What is the meaning of curriculum? and what are the examples of curriculum?



Answers:
it is what the teachers teach Source(s):
www.a729.piczo.com The concept of curriculum can be perceived as a connective link between teacher and student, organized in such a way to achieve goals previously set by the teacher, the learning organization or by the curriculum specialists.

The above definition, of course, does not cover all the meanings of curriculum, especialy when we think of them in a variety of contexts and situations where different goals and objectives need to be persued.

Then, in some situations the curriculum is used to correctly diagnose learning problems and restore connections between the teacher and the learner, while in other situations it can be conceived as a framework that provides external settings for the learning process.

However, the definitions above do not translate all the aspects involving curriculum and its interaction with the teaching and learning community.

I advocate the definition of curriculum that suports a complex network of physical, social and intellectual conditions that shape and reinforce the behavior of individuals, and takes in consideration the individual's perceptions and interpretations of the environment in order to reinforce the learning objectives and to facilitate the evaluation procedures.

Considering this point of view, the process of decision-making in updating the curriculum will be supported by a platform of shared values, images and beliefs, that will be crutial in the organization process of the intended and planned learning.

The expressed, implied, and emergent dimensions of curriculum need to work together in order to provide the curriculum specialists with the unstated and unplanned activities, unintended learning occured in class, learner's perceptions of certain conditions, positive and negative effects on the learner, gaps between learners, uniqueness of individual learners, and so many other clues, in order to incorporate changes in the curriculum that will reduce failures.

This continuing adjusting process is needed if we remember that alterations in a learning environment are experimental in nature.

Visit any college or colegit website for working examples... Curriculum means syllabus, or set of courses In education, a curriculum (plural curricula) is the set of courses and their contents offered by an institution such as a school or university.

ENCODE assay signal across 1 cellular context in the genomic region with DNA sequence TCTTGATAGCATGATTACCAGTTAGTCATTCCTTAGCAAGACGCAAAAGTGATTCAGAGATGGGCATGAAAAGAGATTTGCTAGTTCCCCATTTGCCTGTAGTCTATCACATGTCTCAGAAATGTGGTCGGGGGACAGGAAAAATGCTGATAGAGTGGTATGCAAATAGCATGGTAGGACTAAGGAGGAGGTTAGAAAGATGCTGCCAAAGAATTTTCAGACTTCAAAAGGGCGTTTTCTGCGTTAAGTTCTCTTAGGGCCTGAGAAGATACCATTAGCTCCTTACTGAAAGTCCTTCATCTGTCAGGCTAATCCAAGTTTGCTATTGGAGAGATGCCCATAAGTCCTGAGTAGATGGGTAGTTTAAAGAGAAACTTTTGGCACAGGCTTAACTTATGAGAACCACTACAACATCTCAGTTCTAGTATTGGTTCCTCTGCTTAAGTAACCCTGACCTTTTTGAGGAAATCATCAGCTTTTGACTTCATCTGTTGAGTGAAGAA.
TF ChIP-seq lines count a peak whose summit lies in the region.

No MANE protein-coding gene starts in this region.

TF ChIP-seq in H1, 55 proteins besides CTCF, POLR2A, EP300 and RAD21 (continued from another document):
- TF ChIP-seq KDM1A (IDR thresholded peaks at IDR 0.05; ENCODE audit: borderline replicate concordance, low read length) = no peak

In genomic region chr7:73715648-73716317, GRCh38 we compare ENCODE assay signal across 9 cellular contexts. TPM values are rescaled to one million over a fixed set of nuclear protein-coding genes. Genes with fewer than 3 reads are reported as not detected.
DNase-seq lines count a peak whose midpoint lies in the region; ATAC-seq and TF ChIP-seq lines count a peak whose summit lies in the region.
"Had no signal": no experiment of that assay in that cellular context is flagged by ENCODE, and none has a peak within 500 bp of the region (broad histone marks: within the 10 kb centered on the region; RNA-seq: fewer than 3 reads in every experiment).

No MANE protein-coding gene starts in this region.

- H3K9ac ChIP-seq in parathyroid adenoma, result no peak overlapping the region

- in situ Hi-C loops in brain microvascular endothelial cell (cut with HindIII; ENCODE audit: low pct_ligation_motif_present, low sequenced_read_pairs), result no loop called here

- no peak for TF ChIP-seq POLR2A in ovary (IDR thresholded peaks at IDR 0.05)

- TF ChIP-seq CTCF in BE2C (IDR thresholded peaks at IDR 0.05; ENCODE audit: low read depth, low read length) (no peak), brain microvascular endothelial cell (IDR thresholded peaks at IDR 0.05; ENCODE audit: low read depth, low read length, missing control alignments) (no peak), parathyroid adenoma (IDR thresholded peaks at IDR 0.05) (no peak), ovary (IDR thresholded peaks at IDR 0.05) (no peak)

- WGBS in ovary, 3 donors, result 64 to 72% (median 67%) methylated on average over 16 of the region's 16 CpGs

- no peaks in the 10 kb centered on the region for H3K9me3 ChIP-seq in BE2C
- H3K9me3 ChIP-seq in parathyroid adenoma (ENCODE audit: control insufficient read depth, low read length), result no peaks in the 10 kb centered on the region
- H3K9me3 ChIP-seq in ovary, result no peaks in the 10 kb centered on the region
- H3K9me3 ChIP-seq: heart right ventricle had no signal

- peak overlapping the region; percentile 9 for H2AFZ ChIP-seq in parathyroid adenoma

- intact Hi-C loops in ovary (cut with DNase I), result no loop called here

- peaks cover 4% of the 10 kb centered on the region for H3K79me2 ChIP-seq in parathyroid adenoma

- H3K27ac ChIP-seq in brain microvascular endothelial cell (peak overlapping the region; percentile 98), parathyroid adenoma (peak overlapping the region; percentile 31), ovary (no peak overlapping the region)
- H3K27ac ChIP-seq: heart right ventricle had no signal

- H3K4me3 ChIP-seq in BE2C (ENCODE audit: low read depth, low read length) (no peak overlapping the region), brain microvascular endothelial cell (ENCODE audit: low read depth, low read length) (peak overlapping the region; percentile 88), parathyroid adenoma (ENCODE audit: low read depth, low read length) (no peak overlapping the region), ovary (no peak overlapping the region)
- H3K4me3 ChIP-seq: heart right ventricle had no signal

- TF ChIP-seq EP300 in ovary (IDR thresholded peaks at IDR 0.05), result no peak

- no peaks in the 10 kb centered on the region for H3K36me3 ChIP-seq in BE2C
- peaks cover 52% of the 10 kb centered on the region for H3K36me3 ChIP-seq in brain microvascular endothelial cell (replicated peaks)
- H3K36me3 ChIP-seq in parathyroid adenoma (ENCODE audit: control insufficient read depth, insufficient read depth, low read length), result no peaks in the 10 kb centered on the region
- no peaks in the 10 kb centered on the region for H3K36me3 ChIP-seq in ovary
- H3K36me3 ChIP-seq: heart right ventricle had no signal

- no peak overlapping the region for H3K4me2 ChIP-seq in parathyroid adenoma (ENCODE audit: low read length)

A crucial part of the curriculum is the definition of the course objectives which are often expressed in terms of learning outcomes and normally includes the assessment strategy for the program. These learning outcomes (and assessments) are often grouped into units and the curriculum, therefore, comprises a collection of such units, each specializing on a specific part of the curriculum. So a typical curriculum would include units on communications, numeracy, information technology, inter-personal skills together with more specialised provision. (m)

In education, a curriculum (plural curricula) is the set of courses and their contents offered by an institution such as a school or university. In some cases, a curriculum may be partially or entirely determined by an external body (such as the National Curriculum for England in English schools). In the U.S., the basic curriculum is established by each state with the individual school districts adjusting it to their desires. Each state however builds it curriculum relying heavily on the input of national groups selected by the Federal Dept of Education such as the [http://www.nctm.org National Council of Math Teachers. In Australia each state's Education Department sets the various curricula.

Note that the term curriculum may relate to the range of courses that students can select from (as defined above) but may also relate to a specific learning programme. In the latter context, the curriculum describes the collective teaching, learning and assessment materials that are available for that particular course.

A crucial part of the curriculum is the definition of the course objectives which are often expressed in terms of learning outcomes and normally includes the assessment strategy for the programme. These learning outcomes (and assessments) are often grouped into units (or modules) and the curriculum, therefore, comprises a collection of such units, each specialising on a specific part of the curriculum. So a typical curriculum would include units on communications, numeracy, information technology, inter-personal skills together with more specialised provision.

In K12, the curriculum's scope and sequence must be "mapped" against the scope and sequence of previous and subsequent years as well as against other subjects.

Source(s):

http://en.wikipedia.org/wiki/Curriculum



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